However, with all of that stated, the thesis behind the book is outstanding and the message about young (or old) people with cancer or similar diseases needed. I wish the book wasn't filled with all of the cussing (f-bombs) and more because I believe it should be read by YA but I cannot recommend it to them.
There are multiple references to sex but nowhere as many as "Looking for Alaska" which is filled with enough vulgarity to move it to R in my ratings.
A better story line, without terminally ill Prince Charming.
Prince Charming, hated his voice and his character. Overall a good performance.
Bored to sad, to angry. Bored because I felt half the story was about a typical sad teenager with the one exception, she has cancer. Sad because it's a sad story I guess. Angry because I spent my one free token in this book and everyone told me I just 'have' to read it.
I downloaded this book because of all the hype surrounding the book/movie. I was not disappointed. Even though this is a YA novel it is very well-written, funny, and emotional. The performance was wonderful and I was sucked into her reading of the novel.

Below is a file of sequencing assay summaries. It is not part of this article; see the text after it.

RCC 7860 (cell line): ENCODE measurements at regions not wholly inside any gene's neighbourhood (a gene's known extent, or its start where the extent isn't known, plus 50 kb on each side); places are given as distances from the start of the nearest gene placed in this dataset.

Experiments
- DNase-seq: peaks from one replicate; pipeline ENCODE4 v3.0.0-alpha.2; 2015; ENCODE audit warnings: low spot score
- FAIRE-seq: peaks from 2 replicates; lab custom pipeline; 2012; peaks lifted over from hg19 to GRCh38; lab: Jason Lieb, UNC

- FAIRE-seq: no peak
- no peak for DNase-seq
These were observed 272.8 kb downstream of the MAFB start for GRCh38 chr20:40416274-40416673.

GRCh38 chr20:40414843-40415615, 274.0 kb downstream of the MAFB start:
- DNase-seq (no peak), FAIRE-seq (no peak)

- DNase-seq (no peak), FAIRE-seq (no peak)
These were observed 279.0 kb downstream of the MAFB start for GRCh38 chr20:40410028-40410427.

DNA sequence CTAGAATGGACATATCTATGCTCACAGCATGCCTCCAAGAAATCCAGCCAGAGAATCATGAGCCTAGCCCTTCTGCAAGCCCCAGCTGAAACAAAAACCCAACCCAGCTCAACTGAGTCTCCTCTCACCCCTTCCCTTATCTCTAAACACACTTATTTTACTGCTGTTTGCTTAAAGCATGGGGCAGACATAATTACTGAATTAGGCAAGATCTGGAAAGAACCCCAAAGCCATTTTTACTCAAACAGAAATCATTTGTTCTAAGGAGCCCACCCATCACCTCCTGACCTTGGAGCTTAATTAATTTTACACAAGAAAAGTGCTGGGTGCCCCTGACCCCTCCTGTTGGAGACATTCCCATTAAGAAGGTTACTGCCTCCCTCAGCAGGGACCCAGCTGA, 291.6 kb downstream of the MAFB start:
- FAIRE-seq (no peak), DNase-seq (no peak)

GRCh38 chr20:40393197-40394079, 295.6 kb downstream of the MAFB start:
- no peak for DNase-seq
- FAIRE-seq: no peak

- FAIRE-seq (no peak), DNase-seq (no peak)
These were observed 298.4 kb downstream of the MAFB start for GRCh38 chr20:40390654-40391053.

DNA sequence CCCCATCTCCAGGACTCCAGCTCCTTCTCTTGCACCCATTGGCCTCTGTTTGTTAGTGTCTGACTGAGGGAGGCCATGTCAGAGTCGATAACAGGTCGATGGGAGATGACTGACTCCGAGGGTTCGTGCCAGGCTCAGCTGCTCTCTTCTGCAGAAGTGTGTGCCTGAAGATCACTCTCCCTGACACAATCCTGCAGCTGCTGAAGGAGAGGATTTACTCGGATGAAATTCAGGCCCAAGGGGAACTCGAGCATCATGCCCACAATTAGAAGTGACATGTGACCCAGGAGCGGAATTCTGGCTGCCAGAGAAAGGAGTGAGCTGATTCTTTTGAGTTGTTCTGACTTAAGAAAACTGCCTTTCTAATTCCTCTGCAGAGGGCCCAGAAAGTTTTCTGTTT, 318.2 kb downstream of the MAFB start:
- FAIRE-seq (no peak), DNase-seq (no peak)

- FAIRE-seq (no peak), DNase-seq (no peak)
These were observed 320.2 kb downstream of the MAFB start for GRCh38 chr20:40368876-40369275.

I loved listening to the story; I didn't try to read the print version. I love having the vocal personality present.
The plot kept me married to the listen.
The characters were so real to me -- great job Kate!
I listened to it all in one day; couldn't put it down!
I can go see the movie now.... I've read the book.
I'm expanding my genre in books. I haven't been heavily into books in the past, this is changing rapidly. I enjoy hot & heavy mysteries.
I would listen to this again. This book has a great narrator and the book is witty, funny and demonstrates struggles of reality (even though this is a fiction).
Both main characters are favorites.
She did a great job. She performed the "mood" of the characters very well.
Definitely made me laugh out loud (lol), and yes, there were tears.
John Green is incredible, very moving and captures deep subjects of life in a way I haven't experienced before.
yes its super great and romantic
I dont really know any books this good
she brings the whole romance along with everything
yes when they talked about the sicknes
is book is just wow must read
Originally published at: A Girl that Likes Books
Sometimes people don't understand the promises they are making when they make them
Why I read this book
The trailer for the movie based on this book is all over the place and I have to admit, my curiosity got hold of me. What is it about this book that so many people are raving about?
What the book is about